In 2014, during the trial of Jacqueline Uwera Nsenga, who was accused of fatally overrunning her husband, Juvenal Nsenga, in 2013, the ridiculous happened: a high ranking police officer stepped into the witness dock and testified in favour of the accused.
Geoffrey Musana, then deputy director of the Criminal Investigations and Intelligence Directorate (CIID), was presented by defence lawyers led by Nsubuga Mubiru before trial judge Duncan Gaswaga.
Musana insisted that the police, which investigates criminal cases, had advised that the Director of Public Prosecutions (DPP) charge Uwera, a relative of then-police boss Gen Kale Kayihura, with a mere traffic-related offence. He said that advice was unheeded to by then DPP Richard Buteera, who invoked his constitutional powers and charged Uwera with murder.
By the time Uwera’s trial kicked off in 2014, Buteera had long left office having been appointed as a Court of Appeal judge and later promoted to the Supreme Court. Buteera’s replacement, Justice Mike Chibita, dispatched a team of two female prosecutors and its leader was then Principal State Attorney Susan Okalany casting her into the limelight for the first time to prosecute Uwera.
It was Okalany who grilled Musana during an intense afternoon session. Although police didn’t corporate with Okalany’s team, she managed to convince Justice Gaswaga who sentenced Uwera to 20 years in prison for murdering Nsenga.
As Uwera was being welcomed to prison, Okalany’s stature, professionally, was being elevated: She was promoted to the rank of Senior Principal State Attorney. Before this, Okalany between 2003 and 2010 had been posted to serve as a Resident State Attorney in Masaka, Iganga and Mbarara and supervising criminal cases such as of Tororo, Pallisa, Busia, Iganga, Bugiri, Mayuge, Masaka, Sembabule, Rakai, Mbarara, Isingiro, Kiruhura and Ibanda.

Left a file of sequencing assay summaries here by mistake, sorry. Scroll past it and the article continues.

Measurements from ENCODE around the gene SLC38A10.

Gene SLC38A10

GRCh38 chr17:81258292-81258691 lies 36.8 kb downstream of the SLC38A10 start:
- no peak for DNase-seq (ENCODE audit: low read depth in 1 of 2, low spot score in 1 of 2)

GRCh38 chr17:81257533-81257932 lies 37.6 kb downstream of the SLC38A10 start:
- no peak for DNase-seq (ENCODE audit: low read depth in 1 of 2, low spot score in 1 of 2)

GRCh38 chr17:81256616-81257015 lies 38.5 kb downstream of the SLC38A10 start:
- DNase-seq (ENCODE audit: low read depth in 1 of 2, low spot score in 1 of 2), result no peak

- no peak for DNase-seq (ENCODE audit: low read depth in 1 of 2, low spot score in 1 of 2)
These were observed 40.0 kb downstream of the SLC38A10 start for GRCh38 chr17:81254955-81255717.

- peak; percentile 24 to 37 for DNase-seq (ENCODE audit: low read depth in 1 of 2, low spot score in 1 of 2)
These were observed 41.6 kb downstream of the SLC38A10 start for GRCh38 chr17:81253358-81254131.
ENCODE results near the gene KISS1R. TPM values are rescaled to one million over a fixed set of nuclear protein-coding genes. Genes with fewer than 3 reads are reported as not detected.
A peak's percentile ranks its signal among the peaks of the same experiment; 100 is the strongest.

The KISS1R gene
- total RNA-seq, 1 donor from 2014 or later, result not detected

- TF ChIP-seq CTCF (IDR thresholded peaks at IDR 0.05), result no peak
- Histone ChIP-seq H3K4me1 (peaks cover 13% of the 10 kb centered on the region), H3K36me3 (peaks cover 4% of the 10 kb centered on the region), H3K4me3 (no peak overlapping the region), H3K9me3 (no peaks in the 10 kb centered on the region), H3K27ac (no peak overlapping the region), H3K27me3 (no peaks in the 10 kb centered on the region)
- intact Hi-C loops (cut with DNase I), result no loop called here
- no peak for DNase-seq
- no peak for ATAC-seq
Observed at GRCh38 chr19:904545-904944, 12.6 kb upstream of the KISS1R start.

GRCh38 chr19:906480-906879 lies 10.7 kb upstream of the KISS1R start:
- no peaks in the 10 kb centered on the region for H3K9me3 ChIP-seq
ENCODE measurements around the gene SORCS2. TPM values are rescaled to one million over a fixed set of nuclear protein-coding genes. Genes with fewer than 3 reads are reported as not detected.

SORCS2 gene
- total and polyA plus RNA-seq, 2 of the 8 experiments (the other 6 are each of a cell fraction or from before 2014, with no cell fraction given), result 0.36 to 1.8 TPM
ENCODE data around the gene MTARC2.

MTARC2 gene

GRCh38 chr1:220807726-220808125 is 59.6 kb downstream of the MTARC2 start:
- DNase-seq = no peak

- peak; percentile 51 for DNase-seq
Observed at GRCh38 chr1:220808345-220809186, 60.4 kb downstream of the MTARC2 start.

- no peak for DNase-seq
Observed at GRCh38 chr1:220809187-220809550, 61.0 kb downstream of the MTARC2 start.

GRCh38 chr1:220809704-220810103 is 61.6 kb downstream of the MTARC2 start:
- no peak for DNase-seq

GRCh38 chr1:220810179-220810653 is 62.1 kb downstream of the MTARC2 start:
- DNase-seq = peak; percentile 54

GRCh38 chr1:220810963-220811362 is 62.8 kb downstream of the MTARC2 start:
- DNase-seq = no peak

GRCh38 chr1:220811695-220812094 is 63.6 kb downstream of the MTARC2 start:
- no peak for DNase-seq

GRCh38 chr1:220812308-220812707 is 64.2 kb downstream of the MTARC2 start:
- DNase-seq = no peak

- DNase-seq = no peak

Okalany is no longer a prosecutor. She was appointed a High Court judge in 2016 and was consequently deployed to the eastern town of Mbale before being redeployed to the Family Division of the High Court earlier this year.
It seems, however, that she wants to go back to her a job of prosecuting uncompromising criminals, but this time at an international level: The International Criminal Court (ICC).
This week, Justice Okalany, after a rigorous process, was listed together with three others by the Committee on the Election of the Prosecutor for the job of the prosecutor at the court headquartered in The Hague in The Netherlands.
Others on the list are Morris A. Anyah from Nigeria, a trial attorney in the Law Office of M, LLC in Chicago, Illinois, USA, Fergal Gaynor from Ireland, currently the Reserve International Co-Prosecutor at the Extraordinary Chambers in the Courts of Cambodia; and Richard Roy from Canada, a Senior General Counsel with the Public Prosecution Service of Canada.
According to a document released by the ICC, one of the key aptitudes required of the prosecutor, as reflected in the Rome Statute itself, is that he or she be “of high moral character”. This requirement, which is the first among several competencies listed in Article 42(3) of the Rome Statute, was reflected in the vacancy announcement.
“Efforts were made to address key aspects that would reflect high moral character and integrity,” the document says. “Thus, the vacancy announcement, in a language approved by the Bureau of the Assembly of States Parties, provided that the next ICC prosecutor must not only possess high moral character, but also a high commitment to the values and guiding principles of the ICC as well as impeccable personal and professional integrity.”
Other qualities needed for anybody to compete for this job include high competence and extensive practical experience in the prosecution or trial of criminal cases; and (excellent knowledge of and fluency in at least one of the working languages of the court – English and French).
Though integrity is an overriding factor for the ICC when considering its prosecutor, Justice Okalany wrote her name in the annuls of Uganda’s criminal justice system in 2016, but under peculiar circumstances.